By Gabriel Geller
For many, if not most of us (all of us quite frankly), Shabbos and yom tov are not only great mitzvos; they require both spiritual and material preparation. It is almost inconceivable to imagine getting through life without Shabbos and the yomim tovim. The physical and mental rest they provide, away from work and away from our phones, commute, and e-mails, are priceless. It is a tremendous gift to have these days to have the joy of davening, learning, and spending quality time with our families.
Over the past year, we have probably heard the word “essential” more than ever before—essential workers, essential businesses, essential services. A friend of mine who does not drink wine was surprised that wine stores and distributors were among the essential businesses allowed to remain open during the COVID-19 lockdowns. However, from a Jewish perspective, it is simple to understand why wine would be considered essential. I am not referring only to Kiddush and such. When the Gemara says, “There is no joy without meat and wine” (Pesachim 109a,) it means that we really have to seek joy actively. If satisfying one’s material and physical desires of drinking wine and eating meat brings him joy, one should do so to accomplish the mitzvah of being joyous on Shabbos and yom tov. Therefore yes, wine is essential. In these challenging times, we can all use some extra joy. This coming Sukkos and Simchat Torah, we should all take it up a notch and make an effort to rejoice.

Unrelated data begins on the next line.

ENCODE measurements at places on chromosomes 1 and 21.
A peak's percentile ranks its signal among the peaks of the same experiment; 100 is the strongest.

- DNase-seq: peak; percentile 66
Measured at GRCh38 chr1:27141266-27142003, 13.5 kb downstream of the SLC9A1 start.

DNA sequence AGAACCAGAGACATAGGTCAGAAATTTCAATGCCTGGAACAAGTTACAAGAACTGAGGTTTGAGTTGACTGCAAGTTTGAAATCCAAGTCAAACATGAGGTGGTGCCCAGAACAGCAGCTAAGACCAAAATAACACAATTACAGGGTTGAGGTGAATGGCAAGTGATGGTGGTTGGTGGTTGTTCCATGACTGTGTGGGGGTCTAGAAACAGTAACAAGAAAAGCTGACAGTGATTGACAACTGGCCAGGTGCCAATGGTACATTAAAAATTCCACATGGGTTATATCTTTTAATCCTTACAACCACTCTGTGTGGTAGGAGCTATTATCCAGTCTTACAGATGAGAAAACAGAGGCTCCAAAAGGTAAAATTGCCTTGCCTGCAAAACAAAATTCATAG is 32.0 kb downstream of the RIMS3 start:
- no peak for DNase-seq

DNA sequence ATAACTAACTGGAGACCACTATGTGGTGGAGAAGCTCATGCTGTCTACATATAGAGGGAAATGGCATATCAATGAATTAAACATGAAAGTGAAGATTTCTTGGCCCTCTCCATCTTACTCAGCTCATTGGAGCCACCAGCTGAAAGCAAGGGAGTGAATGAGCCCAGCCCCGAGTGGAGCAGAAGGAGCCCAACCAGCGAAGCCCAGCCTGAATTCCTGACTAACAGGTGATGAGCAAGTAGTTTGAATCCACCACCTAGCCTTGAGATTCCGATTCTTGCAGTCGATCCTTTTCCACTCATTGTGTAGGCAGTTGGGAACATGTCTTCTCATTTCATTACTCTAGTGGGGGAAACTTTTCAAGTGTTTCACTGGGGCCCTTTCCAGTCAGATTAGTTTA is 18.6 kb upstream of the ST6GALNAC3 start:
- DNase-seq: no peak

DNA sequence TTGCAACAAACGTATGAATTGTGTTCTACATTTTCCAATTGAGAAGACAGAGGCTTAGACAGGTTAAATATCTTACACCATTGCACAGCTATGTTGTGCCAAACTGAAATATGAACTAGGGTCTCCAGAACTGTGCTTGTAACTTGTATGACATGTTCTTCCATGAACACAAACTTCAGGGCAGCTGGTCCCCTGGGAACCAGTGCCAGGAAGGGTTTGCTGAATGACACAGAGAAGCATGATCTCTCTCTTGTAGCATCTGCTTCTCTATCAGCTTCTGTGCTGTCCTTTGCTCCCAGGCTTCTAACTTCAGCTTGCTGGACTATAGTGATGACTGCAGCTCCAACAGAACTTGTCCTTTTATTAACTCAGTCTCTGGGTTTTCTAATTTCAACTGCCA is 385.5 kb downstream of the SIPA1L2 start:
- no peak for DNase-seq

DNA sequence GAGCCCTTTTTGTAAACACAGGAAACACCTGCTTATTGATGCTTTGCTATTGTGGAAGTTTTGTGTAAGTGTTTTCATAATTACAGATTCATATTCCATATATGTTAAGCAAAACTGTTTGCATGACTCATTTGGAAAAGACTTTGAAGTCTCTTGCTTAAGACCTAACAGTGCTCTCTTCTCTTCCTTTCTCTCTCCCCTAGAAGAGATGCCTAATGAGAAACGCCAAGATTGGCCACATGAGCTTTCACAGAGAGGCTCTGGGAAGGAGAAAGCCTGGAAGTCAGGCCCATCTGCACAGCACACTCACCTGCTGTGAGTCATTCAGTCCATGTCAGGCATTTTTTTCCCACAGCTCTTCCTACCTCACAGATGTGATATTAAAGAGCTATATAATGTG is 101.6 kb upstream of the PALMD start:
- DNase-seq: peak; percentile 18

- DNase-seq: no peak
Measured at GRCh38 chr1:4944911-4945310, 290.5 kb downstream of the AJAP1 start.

Making Kiddush on sparkling wine is always a joyful and refreshing way to start a meal on Shabbos and yom tov. The Drappier Rosé de Saignée is a beautiful pink Champagne that looks, smells, and tastes delicious. Made from 100% Pinot Noir, it has a bouquet of red berries, toasted bread, and grapefruit. It is also great as a palate cleanser between the many delicious dishes at the table. Good wine does not have to be expensive, though. The budget-friendly Baron Herzog Chardonnay 2019 is delightfully flavorful and a perfect companion to baked salmon.
Sukkos, especially if you live in California, Florida, or Israel, can still be quite warm at lunchtime. Many rosé wines are already gone from the stores’ shelves. Yet, some are still available, including the Pacifica Rosé 2019 from the Columbia Gorge region in Washington. This elegant rosé boasts a fragrant aroma and flavors of stone fruits such as ripe peaches and apricots and notes of sweet cherries and strawberries. Its refreshing acidity makes it also a great match to some appetizers such as sushi salad or roasted zucchini with tahini.
The wines of Bordeaux are known first and foremost for their supreme elegance. The wines hailing from the Saint-Emilion Grand Cru appellation on the Gironde River’s right bank are no exception. The sommeliers characterize them as masculine yet silky. Les Roches de Yon-Figeac 2016 is a perfect example. This wine unwraps into a medium to full-bodied mouthfeel, with a velvety texture; its blackberry aromas and earthy undertones will highlight any holiday meal, regardless of the weather.
While this wine is enjoyable now, it will gain layers of flavors and complexity over the decade following the vintage, if it is cellared to age properly.
A bottle of Port-style Teperberg Essence Fortesse 2018 is quite an adequate conclusion to any festive meal. It can be served either at room temperature if it’s chilly out, or slightly chilled in milder weather, and will take any chocolate-based dessert to the next level and encourage singing and zemiros. Chag sameyach, L’chaim!